Thursday, February 1, 2018

Psychodrama and Sociodrama and RPGs

At the Indiecade before last I was looking at a game by a well-known Indie RPG darling/gadfly:

It was a freeform LARP--presenting, as an avant-garde game, the following scenario: two players play a couple trying to decide whether to get an abortion or not and the third played a doctor. I think maybe they were in Northern Ireland. More or less freeform, with not many further instructions. It made me wonder...

Despite the fact that RPGs (like most art forms these days) are increasingly being called to the principal's office to ask what they're doing to improve the Republic, I've seen surprisingly little discussion of role-playing gaming's near-cousin: role-playing therapy.

This may be because people don't know much about it, or perhaps because advocates of the socially therapeutic RPG generally like to present their product as radical and new, rather than reaching back toward a practice that's been around for a hundred years.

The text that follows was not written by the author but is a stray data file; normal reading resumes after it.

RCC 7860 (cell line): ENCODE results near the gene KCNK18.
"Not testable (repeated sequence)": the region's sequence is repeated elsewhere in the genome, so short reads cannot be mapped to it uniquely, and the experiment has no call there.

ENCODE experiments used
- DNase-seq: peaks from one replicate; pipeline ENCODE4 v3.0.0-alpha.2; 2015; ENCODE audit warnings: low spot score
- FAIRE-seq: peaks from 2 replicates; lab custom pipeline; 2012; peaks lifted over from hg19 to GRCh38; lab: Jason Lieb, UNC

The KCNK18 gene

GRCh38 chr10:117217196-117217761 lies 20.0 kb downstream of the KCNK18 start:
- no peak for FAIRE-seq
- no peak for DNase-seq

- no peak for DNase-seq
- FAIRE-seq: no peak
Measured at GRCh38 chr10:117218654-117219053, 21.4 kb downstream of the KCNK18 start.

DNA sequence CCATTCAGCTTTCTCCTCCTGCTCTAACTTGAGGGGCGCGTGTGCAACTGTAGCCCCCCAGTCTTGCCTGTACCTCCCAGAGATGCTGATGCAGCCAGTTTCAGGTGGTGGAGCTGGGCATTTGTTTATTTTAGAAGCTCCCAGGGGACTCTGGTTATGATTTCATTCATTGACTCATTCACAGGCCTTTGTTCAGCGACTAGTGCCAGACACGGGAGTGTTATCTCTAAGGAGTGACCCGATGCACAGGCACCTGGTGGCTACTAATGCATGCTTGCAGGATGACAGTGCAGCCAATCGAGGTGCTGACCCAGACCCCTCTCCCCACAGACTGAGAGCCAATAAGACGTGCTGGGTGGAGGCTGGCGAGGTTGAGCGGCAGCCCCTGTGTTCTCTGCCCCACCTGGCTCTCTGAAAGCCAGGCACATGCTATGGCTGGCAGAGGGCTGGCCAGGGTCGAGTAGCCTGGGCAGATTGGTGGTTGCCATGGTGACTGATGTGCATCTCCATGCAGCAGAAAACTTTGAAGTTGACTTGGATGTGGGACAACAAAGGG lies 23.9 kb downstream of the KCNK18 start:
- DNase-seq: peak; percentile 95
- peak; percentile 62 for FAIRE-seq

At any rate, it's an interesting subject, and one no theoretical discussion of the role of RPGs as self-improving or as "exploring difficult issues" can afford to ignore.

When any RPG is presented as intended to clarify or explore a player's real-world emotional or intellectual connection to serious issues we should definitely take a look at the work of the professionals who have been doing a similar thing (though usually without dice) since forever.

The basic method originated with Romanian shrink Jacob L. Moreno and, at least for his lineage, breaks down into two main types: psychodrama and sociodrama. Here he is "GMing" a psychodrama.

In psychodrama, the goal is to help a single person, and the other participants take on support roles which emphasize, reiterate, repeat or analyze that main character's role.